During the 1930s, Post went with the “safe”, predictable strategy, reining in expenses and cutting back on advertising. Kellogg’s recognised that building their brand was critical. They doubled their advertising budget, moved aggressively into radio advertising, and heavily promoted their new cereal, Rice Krispies. What was the result? Well by 1933, even as the economy continued to struggle, Kellogg’s business was thriving, profit had risen almost 30 per cent, and it had become what it remains today, the market leader globally. Almost 100 years on, children still wake up each morning with the brand’s “ambassadors”: Snap, Crackle and Pop. So it’s not really surprising that these examples are etched throughout history.
Source: ‘Antique & Vintage Art Prints’, 2020 Period Paper Design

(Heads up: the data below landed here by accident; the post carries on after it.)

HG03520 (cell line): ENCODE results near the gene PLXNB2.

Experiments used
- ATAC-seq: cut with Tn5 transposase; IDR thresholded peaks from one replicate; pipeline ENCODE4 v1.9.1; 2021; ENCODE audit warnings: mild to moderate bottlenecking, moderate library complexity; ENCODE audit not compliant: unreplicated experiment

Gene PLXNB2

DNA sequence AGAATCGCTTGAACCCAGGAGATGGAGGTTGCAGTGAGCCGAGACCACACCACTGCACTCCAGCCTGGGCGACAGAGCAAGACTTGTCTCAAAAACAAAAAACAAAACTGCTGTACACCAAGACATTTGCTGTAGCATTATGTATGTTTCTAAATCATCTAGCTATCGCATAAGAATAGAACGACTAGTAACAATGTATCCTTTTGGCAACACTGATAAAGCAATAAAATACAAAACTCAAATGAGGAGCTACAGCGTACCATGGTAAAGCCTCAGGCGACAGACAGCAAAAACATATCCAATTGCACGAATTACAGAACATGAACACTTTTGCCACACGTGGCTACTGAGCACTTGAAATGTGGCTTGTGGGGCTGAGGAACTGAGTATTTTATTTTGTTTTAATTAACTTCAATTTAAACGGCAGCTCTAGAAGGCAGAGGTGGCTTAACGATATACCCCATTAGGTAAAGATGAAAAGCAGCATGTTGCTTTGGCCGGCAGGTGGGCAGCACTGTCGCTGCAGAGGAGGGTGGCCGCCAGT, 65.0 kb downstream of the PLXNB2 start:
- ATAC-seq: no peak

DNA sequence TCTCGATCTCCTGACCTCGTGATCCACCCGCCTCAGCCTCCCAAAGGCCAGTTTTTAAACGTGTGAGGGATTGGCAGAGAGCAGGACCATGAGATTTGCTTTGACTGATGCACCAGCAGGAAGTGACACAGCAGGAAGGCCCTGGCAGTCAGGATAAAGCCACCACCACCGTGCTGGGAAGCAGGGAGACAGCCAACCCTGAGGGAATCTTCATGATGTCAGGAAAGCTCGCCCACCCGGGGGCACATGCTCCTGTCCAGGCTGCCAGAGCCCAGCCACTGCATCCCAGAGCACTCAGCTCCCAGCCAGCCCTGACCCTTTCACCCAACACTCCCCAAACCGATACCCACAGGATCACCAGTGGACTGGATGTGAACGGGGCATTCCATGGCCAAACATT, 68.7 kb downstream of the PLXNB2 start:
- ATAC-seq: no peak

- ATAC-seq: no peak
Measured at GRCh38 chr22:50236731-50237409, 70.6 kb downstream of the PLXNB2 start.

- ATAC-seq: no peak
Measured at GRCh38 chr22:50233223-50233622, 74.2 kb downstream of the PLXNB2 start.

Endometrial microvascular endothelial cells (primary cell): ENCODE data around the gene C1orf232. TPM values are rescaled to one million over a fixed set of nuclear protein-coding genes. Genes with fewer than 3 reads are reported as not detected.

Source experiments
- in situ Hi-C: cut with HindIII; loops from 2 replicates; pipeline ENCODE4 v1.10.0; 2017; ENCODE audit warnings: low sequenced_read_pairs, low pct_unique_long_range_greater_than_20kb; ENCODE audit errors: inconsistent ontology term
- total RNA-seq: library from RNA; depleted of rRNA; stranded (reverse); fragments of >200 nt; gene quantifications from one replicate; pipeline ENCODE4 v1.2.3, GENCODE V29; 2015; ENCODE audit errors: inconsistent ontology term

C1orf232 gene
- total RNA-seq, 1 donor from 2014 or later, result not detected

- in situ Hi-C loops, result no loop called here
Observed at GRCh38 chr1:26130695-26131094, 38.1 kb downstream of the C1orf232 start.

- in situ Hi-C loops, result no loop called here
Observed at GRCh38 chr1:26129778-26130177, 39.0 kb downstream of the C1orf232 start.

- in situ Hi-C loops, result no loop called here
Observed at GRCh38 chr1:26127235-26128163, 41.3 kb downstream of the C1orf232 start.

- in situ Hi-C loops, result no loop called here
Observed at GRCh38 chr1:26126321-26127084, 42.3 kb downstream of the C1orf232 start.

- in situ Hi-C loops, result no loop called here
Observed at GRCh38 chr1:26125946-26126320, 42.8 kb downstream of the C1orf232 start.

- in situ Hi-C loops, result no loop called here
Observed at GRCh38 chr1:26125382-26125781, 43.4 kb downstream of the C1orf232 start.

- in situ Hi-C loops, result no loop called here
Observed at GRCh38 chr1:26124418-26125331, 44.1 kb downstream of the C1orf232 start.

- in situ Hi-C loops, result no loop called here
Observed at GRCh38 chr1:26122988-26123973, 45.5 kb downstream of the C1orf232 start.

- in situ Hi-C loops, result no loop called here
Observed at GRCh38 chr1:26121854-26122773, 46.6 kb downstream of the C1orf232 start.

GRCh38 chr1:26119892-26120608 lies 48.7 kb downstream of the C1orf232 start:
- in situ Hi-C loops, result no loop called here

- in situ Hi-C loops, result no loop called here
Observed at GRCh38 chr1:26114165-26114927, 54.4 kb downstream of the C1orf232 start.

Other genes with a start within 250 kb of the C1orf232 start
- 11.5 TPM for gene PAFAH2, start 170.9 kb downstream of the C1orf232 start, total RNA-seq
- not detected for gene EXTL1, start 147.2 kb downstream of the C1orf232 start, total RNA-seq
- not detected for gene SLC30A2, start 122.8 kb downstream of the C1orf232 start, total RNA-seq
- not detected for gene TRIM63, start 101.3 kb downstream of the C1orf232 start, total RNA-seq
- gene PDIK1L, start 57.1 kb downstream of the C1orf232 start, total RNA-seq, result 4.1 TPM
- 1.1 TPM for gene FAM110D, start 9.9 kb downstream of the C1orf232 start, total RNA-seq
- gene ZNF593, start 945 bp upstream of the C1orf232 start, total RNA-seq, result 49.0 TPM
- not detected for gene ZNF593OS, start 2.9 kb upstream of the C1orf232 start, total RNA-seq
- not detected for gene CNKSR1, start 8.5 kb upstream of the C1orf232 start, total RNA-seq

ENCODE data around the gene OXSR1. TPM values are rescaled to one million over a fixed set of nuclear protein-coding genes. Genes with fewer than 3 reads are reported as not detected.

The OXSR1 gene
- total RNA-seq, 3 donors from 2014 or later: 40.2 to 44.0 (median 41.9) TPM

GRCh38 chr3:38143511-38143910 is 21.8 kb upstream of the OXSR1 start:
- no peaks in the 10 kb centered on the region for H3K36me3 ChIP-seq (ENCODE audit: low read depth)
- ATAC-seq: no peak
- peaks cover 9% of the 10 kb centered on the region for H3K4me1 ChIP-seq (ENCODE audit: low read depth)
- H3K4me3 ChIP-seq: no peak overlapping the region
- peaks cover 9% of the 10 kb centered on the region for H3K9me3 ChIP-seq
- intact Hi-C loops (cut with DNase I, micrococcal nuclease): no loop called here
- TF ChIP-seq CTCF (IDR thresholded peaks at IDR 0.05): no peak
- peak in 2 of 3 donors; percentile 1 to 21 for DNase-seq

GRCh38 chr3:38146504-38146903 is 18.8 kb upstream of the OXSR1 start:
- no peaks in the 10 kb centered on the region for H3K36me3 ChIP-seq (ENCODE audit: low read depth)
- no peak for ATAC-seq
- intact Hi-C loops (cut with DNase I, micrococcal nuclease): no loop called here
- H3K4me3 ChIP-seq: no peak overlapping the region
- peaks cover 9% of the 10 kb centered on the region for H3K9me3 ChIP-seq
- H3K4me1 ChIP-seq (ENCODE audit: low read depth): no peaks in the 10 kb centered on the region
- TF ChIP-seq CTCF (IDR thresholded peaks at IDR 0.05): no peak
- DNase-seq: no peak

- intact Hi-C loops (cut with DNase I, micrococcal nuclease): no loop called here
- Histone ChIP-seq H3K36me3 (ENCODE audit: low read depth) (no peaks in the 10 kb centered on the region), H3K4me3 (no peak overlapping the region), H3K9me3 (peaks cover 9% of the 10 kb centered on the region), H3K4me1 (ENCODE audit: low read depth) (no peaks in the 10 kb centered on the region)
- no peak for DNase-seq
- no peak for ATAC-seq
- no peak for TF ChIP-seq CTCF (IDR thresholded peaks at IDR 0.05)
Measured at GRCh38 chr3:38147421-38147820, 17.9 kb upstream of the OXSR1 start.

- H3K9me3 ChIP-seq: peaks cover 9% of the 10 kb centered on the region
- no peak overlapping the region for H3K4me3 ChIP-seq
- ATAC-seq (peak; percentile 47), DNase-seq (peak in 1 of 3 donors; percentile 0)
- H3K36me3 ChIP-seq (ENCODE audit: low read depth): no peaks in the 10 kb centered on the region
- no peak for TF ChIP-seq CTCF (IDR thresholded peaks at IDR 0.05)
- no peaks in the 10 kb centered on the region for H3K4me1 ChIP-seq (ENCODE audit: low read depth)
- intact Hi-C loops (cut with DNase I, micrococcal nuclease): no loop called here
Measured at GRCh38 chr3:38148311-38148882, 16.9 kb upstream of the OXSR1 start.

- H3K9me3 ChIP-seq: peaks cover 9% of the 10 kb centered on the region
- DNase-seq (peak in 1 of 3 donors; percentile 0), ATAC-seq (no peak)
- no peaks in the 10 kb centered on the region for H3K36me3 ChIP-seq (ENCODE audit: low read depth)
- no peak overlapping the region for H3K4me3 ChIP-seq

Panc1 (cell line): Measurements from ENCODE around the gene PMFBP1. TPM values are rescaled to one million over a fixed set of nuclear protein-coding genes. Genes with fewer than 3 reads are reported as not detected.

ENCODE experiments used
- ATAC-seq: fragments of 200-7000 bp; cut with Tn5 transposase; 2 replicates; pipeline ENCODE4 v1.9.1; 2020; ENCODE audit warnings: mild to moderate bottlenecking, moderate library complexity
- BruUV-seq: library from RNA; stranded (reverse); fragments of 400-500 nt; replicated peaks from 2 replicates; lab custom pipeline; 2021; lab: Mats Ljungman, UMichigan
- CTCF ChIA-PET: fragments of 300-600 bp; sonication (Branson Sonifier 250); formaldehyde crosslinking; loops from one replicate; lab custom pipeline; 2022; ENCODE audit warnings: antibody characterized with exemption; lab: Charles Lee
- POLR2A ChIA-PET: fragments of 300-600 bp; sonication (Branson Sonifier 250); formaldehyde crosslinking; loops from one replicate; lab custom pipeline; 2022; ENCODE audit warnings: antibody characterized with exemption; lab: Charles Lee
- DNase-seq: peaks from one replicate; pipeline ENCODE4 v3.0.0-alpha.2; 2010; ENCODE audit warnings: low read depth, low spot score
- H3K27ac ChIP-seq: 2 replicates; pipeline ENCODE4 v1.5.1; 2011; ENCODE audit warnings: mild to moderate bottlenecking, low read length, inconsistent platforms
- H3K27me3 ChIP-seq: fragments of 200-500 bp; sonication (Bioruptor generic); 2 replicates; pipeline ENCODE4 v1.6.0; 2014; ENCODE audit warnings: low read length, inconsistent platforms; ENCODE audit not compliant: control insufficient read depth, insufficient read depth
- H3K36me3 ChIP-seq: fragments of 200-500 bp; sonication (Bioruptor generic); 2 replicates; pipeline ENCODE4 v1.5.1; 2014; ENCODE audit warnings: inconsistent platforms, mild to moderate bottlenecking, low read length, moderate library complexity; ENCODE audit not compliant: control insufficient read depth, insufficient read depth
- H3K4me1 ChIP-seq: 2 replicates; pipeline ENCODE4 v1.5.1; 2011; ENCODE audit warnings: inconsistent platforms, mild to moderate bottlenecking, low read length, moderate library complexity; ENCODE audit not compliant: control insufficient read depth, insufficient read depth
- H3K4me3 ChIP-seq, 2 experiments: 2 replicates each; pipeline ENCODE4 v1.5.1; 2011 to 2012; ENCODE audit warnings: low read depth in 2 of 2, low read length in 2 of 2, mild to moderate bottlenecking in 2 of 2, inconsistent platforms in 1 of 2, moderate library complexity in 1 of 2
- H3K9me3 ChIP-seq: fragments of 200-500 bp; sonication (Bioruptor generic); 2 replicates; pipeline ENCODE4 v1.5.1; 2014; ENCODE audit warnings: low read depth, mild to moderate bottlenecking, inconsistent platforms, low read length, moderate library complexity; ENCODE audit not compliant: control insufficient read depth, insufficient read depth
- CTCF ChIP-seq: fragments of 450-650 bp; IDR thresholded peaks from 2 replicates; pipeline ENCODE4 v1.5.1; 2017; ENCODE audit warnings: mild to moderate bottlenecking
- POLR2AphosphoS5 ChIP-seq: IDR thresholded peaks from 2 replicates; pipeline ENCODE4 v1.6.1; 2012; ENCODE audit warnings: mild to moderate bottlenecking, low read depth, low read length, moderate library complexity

This all seems so obvious, but when times are hard most companies behave more like Post than Kellogg’s. During this global health crisis, many companies in Australia, maybe the one that you are the leader of, will reduce their investment in advertising and wait for the good times to return. Those companies will make fewer acquisitions and invest less in new product development or innovation. Those companies are less likely to see the emerging opportunities, and they won’t be in a position to capitalise on the new demands of Australian consumers as we return to the “new normal”.
History will repeat itself. The McKinsey study of the 1990-91 recession found that companies which remained market leaders or became serious challengers during the downturn were the ones that had increased their mergers and acquisitions activity, their research and development, and their advertising investment, while companies that lost market share had reduced them. It’s why twice as many companies went from being the challenger to the leader as did so in the years before and after.